In terms of troop size, it is worth mentioning that out of the 140,000-strong AFP, almost 100,000 troops serve in the army. Just about a quarter of troops are from the PN, which includes the Philippine Marines, and PAF. While other countries are building their navy and air force by training more sailors and pilots, the PA remains the priority for additional personnel quotas. In 2019, Duterte stated that the AFP needs an 25,000 additional soldiers to fight insurgency and terrorism; it can be assumed that a significant portion of these recruits will be given to the PA. Moreover, it is worth noting that the PA has an additional force multiplier through the Citizen Armed Force Geographical Unit (CAFGU) Active Auxiliary Service, whose manpower is estimated to number around 60,000.

Likewise, chances remain slim of officers from the PN or PAF being granted the position of chief of staff. Currently, this serves as a sinecure for loyal army generals, and a means of incentivizing the AFP to remain loyal to the commander-in-chief. This was a strategy adopted by previous administrations, and it still pertains today. The failure of the National Defense Act to govern the particular term and selection of the military chief has allowed patronage politics to influence its leadership.

Lastly, though the PN and PAF are both prioritized for modernization efforts, it is evident that the PA is still able to lobby to alter some of the items in the procurement list. As explained, this is made easier since the PA and its senior commanders have direct access to power — currently, army generals serve as both the chairman of the joint chiefs and the defense secretary.

Policy Recommendations

It is about time for the Philippines to enact a new law for national defense, not just to be in tune with the contemporary threats it faces, but to push through reforms that de-institutionalize the domination of one branch of service within the military. The issue of fair budget distribution, rational programming of personnel increases and even strategic acquisition of assets could all be addressed by the passage of a new law. Congress could include specific provisions to evaluate the needed percentage distribution of the defense budget, subject to review every three or five years. Nevertheless, the most important upshot of a new law would be that Congress could limit the overarching supremacy of the army within the AFP. Furthermore, the new law could establish fixed term limits for the chairman of the joint chiefs and even introduce the requirement that the post should rotate between the three branches of the military.  This setting could give equal opportunity for all the branches of the military to be represented at the upper echelons of command.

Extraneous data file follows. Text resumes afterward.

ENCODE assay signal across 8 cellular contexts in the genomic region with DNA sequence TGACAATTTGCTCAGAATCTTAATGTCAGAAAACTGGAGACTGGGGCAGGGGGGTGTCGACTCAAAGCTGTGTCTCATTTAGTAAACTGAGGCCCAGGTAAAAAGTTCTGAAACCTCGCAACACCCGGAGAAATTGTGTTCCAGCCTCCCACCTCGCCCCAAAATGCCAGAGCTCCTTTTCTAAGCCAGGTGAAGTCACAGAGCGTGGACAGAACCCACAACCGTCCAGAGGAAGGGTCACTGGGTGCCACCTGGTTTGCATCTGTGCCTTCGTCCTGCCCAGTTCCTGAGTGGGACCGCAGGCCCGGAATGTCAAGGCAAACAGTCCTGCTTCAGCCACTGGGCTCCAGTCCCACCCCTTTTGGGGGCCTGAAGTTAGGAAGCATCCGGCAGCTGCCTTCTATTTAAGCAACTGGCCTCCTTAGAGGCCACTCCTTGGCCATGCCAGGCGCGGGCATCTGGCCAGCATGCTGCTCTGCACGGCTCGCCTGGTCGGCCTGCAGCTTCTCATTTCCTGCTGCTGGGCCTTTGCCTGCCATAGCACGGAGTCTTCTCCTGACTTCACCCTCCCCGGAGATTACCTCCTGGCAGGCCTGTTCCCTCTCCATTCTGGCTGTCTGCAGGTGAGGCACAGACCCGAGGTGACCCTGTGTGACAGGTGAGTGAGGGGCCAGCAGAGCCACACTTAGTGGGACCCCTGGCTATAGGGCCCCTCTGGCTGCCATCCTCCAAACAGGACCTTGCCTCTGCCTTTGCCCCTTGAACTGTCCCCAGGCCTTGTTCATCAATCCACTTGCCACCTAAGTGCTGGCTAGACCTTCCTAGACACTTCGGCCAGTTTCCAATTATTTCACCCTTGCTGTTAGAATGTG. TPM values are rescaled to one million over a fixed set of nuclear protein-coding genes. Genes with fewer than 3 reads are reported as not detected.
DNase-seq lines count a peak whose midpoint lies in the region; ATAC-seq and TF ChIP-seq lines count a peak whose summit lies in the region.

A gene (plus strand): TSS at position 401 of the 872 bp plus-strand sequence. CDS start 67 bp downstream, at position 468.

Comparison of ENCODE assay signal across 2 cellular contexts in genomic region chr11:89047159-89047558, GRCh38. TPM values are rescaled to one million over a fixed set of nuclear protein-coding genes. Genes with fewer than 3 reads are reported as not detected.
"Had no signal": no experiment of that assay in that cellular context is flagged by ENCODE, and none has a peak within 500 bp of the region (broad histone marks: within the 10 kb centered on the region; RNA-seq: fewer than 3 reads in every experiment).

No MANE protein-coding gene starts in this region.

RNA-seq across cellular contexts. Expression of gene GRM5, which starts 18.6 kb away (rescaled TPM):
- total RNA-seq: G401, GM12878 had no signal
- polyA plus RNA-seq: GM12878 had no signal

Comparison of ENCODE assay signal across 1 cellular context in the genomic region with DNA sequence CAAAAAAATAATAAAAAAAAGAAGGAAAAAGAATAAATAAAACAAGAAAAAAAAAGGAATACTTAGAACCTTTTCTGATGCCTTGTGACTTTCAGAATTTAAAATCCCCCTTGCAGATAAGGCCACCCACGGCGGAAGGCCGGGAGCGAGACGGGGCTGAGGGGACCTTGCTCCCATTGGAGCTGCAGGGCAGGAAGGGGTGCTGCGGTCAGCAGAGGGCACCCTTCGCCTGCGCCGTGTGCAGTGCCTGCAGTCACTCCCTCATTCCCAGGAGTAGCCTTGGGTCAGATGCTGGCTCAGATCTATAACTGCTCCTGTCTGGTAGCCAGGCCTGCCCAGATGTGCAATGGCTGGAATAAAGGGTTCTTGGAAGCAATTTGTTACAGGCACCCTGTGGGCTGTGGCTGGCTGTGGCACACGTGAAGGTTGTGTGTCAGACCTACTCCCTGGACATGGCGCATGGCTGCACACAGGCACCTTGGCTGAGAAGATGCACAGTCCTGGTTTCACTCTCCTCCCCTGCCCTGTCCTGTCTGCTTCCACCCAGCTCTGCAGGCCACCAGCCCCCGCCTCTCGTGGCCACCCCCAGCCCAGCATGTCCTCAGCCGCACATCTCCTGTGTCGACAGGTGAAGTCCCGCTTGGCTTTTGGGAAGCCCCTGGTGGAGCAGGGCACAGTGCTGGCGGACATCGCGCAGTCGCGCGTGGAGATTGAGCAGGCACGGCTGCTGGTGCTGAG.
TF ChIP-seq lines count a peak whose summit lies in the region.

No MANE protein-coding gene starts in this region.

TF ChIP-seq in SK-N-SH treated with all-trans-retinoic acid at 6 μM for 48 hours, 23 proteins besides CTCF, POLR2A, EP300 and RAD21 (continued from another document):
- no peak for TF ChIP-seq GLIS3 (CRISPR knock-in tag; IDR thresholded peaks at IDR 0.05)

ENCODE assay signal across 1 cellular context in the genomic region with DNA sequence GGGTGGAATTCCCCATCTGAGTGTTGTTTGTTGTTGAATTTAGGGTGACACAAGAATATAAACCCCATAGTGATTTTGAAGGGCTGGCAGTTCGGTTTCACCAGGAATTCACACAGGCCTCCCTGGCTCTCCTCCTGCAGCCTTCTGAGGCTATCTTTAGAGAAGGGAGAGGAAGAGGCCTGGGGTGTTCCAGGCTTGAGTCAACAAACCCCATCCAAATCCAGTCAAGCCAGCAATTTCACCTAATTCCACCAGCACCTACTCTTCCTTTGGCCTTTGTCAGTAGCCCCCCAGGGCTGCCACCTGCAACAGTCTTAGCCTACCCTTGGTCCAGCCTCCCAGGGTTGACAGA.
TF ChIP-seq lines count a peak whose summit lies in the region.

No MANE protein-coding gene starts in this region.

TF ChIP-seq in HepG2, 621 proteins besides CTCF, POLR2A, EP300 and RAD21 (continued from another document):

If a new defense act is not enacted soon, the PAF might have to compete with the growing Army Aviation Regiment to acquire aircraft, and the PN may be forced to wrestle with the Army Riverine Unit for fast boat procurement. Obviously, these army initiatives are not intended to strengthen the AFP’s capability as a whole, but are another pliable strategy for the PA to contend for limited resources with the Air Force and the Navy. Duterte’s enormous support in the Congress would undoubtedly let him pass a new defense act should he ask for an urgent bill — just look at how quickly the Philippine anti-terror law was enacted. However, with retired army generals surrounding him, it is difficult to tell whether a new defense act can be realized before Duterte ends his term in 2022.

Jay Tristan Tarriela is a Philippine Coast Guard officer and is currently on study leave. He is a Ph.D. candidate and a Japan International Cooperation Agency (JICA) scholar at the National Graduate Institute for Policy Studies (GRIPS) under the GRIPS Global Governance (G-cube) Program in Tokyo, Japan. He is also a Young Leader with Pacific Forum, Honolulu. All views expressed in this article are his own and do not necessarily represent the official stand of any particular institution.